More and more, the yard and garden are seen as year-round havens for a host of pollinators and other inhabitants.
This was a bumper year for tomatoes in my garden, and most of my vegetables grew with abandon.
Today, many new immigrants to the Green Mountains arrive with detailed knowledge of the plants and seeds of their homeland.
The Vermont Community Garden Network (VCGN) presents the 2014 Fall Grow It! Workshops for community and school garden leaders in partnership with Charlie Nardozzi and local partners.
The seemingly repetitive nature of my life sometimes reminds me of “Groundhog Day” … which brings me to the gopher, who, despite my abundant sensitivity, must depart at least my garden and perhaps the earth itself.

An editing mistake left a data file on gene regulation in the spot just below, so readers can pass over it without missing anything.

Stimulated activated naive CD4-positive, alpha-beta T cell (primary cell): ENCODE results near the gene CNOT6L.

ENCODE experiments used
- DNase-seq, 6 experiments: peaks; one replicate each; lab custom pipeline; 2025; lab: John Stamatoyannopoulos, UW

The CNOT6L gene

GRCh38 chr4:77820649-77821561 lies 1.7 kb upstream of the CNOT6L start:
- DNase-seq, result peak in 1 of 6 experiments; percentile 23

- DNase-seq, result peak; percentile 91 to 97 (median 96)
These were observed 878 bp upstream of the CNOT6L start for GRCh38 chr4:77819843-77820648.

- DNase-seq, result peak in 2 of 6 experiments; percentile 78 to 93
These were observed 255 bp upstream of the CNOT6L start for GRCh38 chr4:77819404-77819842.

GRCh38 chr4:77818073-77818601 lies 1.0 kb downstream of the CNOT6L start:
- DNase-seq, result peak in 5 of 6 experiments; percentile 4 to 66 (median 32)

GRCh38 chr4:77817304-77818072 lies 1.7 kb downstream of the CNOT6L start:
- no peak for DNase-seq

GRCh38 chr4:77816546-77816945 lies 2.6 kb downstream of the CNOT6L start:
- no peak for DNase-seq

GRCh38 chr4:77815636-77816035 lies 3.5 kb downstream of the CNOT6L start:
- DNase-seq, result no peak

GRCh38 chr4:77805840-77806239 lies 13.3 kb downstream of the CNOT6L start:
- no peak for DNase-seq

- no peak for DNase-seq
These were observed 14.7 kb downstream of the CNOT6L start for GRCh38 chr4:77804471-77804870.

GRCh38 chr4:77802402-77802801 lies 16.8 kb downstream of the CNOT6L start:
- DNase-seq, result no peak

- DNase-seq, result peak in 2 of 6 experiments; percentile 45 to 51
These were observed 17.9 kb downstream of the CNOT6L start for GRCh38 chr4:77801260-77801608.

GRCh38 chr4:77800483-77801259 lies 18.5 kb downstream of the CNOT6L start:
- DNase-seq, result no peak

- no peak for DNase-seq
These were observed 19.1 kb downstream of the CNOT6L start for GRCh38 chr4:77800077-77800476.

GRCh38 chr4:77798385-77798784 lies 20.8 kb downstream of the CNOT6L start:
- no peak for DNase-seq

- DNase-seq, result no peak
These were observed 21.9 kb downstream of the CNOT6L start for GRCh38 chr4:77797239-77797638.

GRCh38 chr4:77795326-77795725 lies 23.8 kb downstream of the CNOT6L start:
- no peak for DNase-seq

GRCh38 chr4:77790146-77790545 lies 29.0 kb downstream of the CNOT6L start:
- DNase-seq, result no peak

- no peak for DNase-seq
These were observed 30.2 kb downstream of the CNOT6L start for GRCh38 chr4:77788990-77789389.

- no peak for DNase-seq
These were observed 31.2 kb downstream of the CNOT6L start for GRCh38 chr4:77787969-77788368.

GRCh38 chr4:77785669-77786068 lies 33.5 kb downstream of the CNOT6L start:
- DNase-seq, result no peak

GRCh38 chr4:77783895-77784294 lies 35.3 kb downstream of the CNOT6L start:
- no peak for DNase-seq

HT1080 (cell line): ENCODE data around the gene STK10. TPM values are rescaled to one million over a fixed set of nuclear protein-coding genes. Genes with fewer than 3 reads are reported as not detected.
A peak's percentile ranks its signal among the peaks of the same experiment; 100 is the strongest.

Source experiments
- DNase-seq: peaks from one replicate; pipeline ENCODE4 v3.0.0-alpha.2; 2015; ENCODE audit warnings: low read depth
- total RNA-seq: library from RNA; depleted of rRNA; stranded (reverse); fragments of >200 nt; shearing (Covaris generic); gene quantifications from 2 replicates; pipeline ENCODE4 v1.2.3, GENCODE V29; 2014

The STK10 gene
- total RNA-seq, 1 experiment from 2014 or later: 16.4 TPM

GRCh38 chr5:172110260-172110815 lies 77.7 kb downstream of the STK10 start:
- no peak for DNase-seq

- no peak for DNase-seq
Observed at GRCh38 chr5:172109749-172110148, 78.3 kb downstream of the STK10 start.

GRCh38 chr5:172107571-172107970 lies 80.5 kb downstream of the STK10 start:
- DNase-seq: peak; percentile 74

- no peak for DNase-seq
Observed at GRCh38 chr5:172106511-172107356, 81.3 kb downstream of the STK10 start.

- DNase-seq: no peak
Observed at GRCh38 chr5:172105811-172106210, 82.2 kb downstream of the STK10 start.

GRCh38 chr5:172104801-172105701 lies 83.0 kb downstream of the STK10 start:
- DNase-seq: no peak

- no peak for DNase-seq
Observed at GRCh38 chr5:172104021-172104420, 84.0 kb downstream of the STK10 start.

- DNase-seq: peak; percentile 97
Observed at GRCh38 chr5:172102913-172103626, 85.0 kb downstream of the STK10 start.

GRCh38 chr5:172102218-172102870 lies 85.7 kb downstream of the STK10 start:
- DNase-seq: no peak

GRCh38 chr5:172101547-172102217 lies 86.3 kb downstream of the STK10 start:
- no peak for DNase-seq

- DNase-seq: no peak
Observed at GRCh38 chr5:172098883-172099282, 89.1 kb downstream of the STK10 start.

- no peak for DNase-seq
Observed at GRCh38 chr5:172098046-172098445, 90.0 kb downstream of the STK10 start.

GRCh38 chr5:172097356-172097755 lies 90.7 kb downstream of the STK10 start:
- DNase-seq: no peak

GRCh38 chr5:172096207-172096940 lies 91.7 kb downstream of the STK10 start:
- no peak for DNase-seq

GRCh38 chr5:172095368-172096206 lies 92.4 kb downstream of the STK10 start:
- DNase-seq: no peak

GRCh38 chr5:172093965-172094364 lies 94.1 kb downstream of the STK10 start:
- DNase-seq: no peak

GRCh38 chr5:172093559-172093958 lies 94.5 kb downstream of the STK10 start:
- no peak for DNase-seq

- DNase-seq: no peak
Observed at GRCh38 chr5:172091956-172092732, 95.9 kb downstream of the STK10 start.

Raised on a farm in an extended Italian family, Charlie Nardozzi’s rural roots were too deep to resist the call of the garden. Today, he’s become a horticultural whirlwind, offering advice all over Vermont and across the nation on all things gardening on radio, in print and on the worldwide web.
Add worms to a forest and suddenly you’ve changed which plants can make a living in that soil.
Arriving in Vermont from New Jersey 30 years ago, I wanted to blend in with the natives, all of whom I learned later were also from somewhere else, having preceded me in seeking solace from the relentless urban battering of traffic, heat, humidity and people like us.